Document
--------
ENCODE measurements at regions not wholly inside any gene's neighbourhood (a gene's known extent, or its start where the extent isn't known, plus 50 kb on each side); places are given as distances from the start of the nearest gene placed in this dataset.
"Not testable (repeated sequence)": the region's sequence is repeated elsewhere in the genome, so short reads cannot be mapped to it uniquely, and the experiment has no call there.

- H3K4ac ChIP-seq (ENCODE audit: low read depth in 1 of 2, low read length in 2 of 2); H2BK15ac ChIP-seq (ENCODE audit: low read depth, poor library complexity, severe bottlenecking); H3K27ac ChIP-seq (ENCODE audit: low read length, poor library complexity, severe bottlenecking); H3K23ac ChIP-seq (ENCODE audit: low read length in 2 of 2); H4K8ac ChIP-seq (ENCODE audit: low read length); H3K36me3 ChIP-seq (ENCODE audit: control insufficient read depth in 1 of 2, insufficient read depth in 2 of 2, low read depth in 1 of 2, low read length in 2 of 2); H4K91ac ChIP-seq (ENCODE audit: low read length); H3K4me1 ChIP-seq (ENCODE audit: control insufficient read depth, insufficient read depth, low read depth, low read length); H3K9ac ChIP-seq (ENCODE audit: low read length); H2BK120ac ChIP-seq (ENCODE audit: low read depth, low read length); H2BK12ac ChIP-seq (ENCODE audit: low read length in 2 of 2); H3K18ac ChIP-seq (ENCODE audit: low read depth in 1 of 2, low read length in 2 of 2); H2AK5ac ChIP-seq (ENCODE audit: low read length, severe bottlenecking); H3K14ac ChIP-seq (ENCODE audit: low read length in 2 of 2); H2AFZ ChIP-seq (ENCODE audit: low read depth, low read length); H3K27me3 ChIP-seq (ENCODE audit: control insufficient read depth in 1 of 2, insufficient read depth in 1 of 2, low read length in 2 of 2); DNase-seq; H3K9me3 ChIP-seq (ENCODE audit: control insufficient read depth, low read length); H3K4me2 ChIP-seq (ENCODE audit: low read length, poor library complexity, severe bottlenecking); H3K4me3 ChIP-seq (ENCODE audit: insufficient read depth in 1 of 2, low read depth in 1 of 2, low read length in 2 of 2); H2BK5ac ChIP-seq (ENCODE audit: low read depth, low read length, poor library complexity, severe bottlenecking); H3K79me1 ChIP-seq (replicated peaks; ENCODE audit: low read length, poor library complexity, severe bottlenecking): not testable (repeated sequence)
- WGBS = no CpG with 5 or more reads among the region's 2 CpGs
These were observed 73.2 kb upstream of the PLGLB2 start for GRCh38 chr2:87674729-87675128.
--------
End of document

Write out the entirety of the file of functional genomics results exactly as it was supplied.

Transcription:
ENCODE measurements at regions not wholly inside any gene's neighbourhood (a gene's known extent, or its start where the extent isn't known, plus 50 kb on each side); places are given as distances from the start of the nearest gene placed in this dataset.
"Not testable (repeated sequence)": the region's sequence is repeated elsewhere in the genome, so short reads cannot be mapped to it uniquely, and the experiment has no call there.

- H3K4ac ChIP-seq (ENCODE audit: low read depth in 1 of 2, low read length in 2 of 2); H2BK15ac ChIP-seq (ENCODE audit: low read depth, poor library complexity, severe bottlenecking); H3K27ac ChIP-seq (ENCODE audit: low read length, poor library complexity, severe bottlenecking); H3K23ac ChIP-seq (ENCODE audit: low read length in 2 of 2); H4K8ac ChIP-seq (ENCODE audit: low read length); H3K36me3 ChIP-seq (ENCODE audit: control insufficient read depth in 1 of 2, insufficient read depth in 2 of 2, low read depth in 1 of 2, low read length in 2 of 2); H4K91ac ChIP-seq (ENCODE audit: low read length); H3K4me1 ChIP-seq (ENCODE audit: control insufficient read depth, insufficient read depth, low read depth, low read length); H3K9ac ChIP-seq (ENCODE audit: low read length); H2BK120ac ChIP-seq (ENCODE audit: low read depth, low read length); H2BK12ac ChIP-seq (ENCODE audit: low read length in 2 of 2); H3K18ac ChIP-seq (ENCODE audit: low read depth in 1 of 2, low read length in 2 of 2); H2AK5ac ChIP-seq (ENCODE audit: low read length, severe bottlenecking); H3K14ac ChIP-seq (ENCODE audit: low read length in 2 of 2); H2AFZ ChIP-seq (ENCODE audit: low read depth, low read length); H3K27me3 ChIP-seq (ENCODE audit: control insufficient read depth in 1 of 2, insufficient read depth in 1 of 2, low read length in 2 of 2); DNase-seq; H3K9me3 ChIP-seq (ENCODE audit: control insufficient read depth, low read length); H3K4me2 ChIP-seq (ENCODE audit: low read length, poor library complexity, severe bottlenecking); H3K4me3 ChIP-seq (ENCODE audit: insufficient read depth in 1 of 2, low read depth in 1 of 2, low read length in 2 of 2); H2BK5ac ChIP-seq (ENCODE audit: low read depth, low read length, poor library complexity, severe bottlenecking); H3K79me1 ChIP-seq (replicated peaks; ENCODE audit: low read length, poor library complexity, severe bottlenecking): not testable (repeated sequence)
- WGBS = no CpG with 5 or more reads among the region's 2 CpGs
These were observed 73.2 kb upstream of the PLGLB2 start for GRCh38 chr2:87674729-87675128.